This challenge was brought by the Attorney General, who was not (obviously) a party to this marriage or (less obviously) a party to the underlying lawsuit. The same-sex couple sought a divorce and, after some disputes being aired at a hearing, eventually agreed on terms. The judge, recognizing that it was unusual to grant a same-sex divorce, nonetheless entered judgment on the divorce decree reflecting the parties' agreed terms. As it turns out, members of the attorney general's office were observing this proceeding. But the office did not seek to formally intervene in the case until after the judgment (divorce decree) was announced. The trial court did not reopen the case to permit that intervention.
The threshold question is whether the Attorney General, although a stranger to this divorce, can pursue appellate remedies to challenge its validity. The Court, divided 5-3, held that at least on the particular circumstances presented here, he could not.
The Attorney General used two different procedural tools to raise the issue: (1) trying to intervene in the divorce case itself, a request that was denied by the trial court, and (2) eventually seeking a writ of mandamus directly from the Texas Supreme Court. Matters of timing became crucial. The AG had not asked to intervene until after the decree was granted. When the trial court did not reopen the case so the AG could participate, the AG filed an appeal to the intermediate court of appeals. When the court of appeals ruled against the AG, he then sought review in the Texas Supreme Court, adding a second basis for jurisdiction—a request for a writ of mandamus arguing that the trial judge exceeded his jurisdiction.
Whether the AG was a proper party to the appeal turned out to be dispositive.
The Court divided 5-3 on this question, ultimately deciding against the AG. The Court held that the AG was not a party to the appeal, either by virtue of Texas statute or a common-law doctrine of virtual representation. The Court observed that the AG had actual notice of the divorce proceedings, with at least one member of the office attending, but chose not to intervene before judgment. It held that, given those circumstances, the trial court was within its discretion not to reopen the divorce decree it had already granted. 1
The AG argued that, even if it did not successfully intervene as a party in the trial court, it should be considered a virtual party for purposes of appeal. The AG's office conceded that it did not meet the usual test for "virtual representation," which would let one party step into the shoes of another. Instead, the office argued that it should be afforded that same status for reasons of equity based on the importance of the issue and the AG's unique role in defending state law. The Court rejected that argument, reasoning that equity could not be used to create standing where none existed.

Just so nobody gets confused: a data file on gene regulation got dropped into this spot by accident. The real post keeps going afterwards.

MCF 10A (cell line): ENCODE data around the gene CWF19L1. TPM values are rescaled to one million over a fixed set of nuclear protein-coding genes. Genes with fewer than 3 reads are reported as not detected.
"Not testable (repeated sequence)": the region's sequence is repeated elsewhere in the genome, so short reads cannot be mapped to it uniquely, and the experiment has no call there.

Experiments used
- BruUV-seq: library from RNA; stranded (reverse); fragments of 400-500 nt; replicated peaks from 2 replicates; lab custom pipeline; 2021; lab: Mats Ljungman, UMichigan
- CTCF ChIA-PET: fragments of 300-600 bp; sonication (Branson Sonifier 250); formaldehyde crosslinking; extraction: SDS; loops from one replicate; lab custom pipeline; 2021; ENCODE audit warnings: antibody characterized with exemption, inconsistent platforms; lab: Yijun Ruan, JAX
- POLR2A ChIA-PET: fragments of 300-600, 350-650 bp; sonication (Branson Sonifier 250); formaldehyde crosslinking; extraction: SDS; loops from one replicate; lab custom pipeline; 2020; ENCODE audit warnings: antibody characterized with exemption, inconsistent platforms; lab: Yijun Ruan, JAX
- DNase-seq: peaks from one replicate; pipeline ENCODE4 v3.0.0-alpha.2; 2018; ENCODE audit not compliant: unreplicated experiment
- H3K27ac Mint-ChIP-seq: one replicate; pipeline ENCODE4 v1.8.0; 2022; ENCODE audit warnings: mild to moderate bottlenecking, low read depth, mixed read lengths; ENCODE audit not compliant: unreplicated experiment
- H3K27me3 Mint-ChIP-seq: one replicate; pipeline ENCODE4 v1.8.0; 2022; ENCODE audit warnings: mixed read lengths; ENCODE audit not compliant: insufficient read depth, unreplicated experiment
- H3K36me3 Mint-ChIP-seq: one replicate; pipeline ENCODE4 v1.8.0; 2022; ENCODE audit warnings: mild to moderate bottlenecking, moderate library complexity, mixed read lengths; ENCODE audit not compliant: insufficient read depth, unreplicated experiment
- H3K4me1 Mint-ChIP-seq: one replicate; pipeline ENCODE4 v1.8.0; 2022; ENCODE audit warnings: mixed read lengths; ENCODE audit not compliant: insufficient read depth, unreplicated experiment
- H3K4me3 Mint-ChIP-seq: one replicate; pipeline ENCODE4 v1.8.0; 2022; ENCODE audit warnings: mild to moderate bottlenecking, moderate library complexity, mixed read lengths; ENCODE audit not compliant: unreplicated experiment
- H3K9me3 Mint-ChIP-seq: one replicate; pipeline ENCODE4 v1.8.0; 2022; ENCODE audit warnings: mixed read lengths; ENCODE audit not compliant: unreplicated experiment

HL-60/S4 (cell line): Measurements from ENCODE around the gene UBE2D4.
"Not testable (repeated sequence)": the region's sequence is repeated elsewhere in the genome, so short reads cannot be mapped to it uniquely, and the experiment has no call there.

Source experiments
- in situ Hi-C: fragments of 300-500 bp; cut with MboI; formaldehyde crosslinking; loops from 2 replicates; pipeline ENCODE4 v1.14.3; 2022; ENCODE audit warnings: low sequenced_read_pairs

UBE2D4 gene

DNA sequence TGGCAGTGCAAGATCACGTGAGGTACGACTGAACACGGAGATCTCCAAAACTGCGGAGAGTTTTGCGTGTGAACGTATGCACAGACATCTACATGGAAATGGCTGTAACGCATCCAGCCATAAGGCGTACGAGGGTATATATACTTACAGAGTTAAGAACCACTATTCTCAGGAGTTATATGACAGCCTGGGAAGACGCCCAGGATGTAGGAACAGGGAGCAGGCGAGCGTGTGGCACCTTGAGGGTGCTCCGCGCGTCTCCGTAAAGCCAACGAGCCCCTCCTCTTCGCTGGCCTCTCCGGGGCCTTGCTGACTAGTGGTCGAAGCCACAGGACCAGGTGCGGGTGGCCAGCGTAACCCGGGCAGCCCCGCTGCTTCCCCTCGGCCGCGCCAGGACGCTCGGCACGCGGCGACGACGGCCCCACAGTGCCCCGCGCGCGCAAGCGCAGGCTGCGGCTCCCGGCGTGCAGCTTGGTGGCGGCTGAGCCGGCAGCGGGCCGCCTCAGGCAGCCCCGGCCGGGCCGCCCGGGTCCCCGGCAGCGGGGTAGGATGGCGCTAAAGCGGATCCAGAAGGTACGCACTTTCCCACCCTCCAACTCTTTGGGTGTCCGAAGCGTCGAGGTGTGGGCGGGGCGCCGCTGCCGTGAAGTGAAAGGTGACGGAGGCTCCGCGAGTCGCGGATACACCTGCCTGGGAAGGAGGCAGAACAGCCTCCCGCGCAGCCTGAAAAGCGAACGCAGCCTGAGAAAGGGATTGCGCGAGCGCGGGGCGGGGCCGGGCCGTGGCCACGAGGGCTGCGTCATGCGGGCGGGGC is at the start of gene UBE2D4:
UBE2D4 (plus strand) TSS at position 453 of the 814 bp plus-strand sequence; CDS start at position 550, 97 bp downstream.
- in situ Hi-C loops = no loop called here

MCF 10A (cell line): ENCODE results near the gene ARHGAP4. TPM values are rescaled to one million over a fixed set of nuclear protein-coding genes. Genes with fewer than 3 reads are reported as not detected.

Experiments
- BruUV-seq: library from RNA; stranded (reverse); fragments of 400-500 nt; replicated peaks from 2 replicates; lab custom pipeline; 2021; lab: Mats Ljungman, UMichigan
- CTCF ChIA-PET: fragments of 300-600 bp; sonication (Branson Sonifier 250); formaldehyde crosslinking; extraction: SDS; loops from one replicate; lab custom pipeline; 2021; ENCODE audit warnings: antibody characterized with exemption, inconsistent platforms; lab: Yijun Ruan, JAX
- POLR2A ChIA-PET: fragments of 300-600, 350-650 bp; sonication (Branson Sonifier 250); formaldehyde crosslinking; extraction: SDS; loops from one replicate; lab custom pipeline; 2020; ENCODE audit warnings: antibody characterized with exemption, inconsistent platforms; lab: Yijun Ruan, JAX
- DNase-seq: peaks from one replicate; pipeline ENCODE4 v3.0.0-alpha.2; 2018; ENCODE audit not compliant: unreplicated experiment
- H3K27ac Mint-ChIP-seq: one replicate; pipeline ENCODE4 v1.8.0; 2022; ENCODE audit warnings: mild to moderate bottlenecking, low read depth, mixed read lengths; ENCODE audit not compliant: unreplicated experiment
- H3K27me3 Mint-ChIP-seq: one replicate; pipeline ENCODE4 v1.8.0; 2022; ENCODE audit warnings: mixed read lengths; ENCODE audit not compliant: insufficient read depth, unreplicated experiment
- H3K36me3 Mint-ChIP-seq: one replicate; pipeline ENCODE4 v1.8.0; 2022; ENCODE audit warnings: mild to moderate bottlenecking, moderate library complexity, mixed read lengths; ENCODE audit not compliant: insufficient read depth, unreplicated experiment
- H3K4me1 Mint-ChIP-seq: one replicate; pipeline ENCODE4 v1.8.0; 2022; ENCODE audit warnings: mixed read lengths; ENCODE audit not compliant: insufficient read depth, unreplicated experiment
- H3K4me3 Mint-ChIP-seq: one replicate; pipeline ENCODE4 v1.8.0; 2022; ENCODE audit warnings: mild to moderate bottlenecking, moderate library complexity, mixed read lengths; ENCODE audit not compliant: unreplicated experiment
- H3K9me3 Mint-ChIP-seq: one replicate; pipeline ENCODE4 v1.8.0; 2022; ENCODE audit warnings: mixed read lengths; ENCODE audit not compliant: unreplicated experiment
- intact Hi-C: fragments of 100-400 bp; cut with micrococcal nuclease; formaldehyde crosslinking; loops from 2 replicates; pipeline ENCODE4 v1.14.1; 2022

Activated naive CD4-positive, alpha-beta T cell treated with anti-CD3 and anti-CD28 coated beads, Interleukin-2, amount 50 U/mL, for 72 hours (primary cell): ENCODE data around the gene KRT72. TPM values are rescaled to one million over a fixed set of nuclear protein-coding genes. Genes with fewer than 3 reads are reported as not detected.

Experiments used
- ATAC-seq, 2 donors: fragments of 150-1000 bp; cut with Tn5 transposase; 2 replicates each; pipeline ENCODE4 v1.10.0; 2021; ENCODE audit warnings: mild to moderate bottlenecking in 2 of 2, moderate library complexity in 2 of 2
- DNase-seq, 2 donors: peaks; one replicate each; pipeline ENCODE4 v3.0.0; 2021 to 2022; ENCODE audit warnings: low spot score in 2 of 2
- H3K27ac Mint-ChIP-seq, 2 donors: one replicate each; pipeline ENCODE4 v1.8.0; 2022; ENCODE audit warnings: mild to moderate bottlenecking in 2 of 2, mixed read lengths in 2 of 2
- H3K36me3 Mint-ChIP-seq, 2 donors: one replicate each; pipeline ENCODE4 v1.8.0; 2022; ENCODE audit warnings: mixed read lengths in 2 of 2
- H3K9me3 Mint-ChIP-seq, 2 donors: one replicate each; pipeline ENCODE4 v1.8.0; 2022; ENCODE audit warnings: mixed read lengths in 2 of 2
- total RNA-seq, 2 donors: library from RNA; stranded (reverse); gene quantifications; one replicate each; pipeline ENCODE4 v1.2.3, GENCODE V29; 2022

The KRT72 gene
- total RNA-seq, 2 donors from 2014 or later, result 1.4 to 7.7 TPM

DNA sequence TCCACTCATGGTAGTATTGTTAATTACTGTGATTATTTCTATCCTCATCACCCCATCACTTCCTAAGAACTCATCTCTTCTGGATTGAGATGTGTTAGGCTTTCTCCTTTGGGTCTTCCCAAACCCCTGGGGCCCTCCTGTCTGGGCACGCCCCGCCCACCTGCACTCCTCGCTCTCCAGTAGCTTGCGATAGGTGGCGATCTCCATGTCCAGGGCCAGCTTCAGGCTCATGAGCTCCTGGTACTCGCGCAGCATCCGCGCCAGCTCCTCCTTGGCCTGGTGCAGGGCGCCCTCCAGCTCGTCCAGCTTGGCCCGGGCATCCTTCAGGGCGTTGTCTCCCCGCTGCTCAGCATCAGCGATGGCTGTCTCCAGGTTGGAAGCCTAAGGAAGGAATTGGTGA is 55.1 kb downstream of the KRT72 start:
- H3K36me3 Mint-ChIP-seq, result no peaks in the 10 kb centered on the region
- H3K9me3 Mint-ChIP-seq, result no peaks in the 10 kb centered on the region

As for the writ of mandamus, the Court held that it simply came too late. The AG had conducted the full appeal in the court of appeals without bringing the mandamus issue to its attention. In effect, the Court held that this theory was waived by not presenting it to the court of appeals below.
Although the Court ruled 5-3 that it lacked jurisdiction to decide the merits of the case, several of the opinions spoke to the question—and to the lack of precedent that the Court meant to set with today's case. The majority opinion, for example, said that "even if the State could establish standing," the abbreviated way the case was litigated "would have [left the Court] little choice but to remand" the substantive issues to be more fully developed below. Justice Boyd wrote a separate concurrence underscoring that, precisely because the AG was not a party, any legal issues implicit in this divorce decree were not binding on the State so as to set precedent for any future cases. For that reason, Justice Boyd explained, the only appellate opinion speaking to the issue was that of the Dallas Court of Appeals in another case, an opinion holding that any same-sex divorce would violate Texas law. Justice Devine wrote his own separate dissent, delving into the substance of the same point.
Justice Willett's dissent spoke to the procedural question, concluding that "[i]ntervention is an equitable doctrine, and I simply balance the equities differently." He noted that, if the State's position about the substance turns out to be correct (that the courts actually lack subject-matter jurisdiction to issue a divorce, in this situation), there may still be uncertainty about the validity of this divorce. Those complications are left for another day, if they are not swept aside by changes in federal law.
Future cases may turn on whether the AG's office has a similar opportunity to intervene or whether, in the view of an appellate court, the trial court was attempting to evade its involvement. There is a hint of this in how Justice Willett's dissent discusses another, still-pending case challenging the issuance of a same-sex marriage license time-stamped one minute after the action was filed. ↩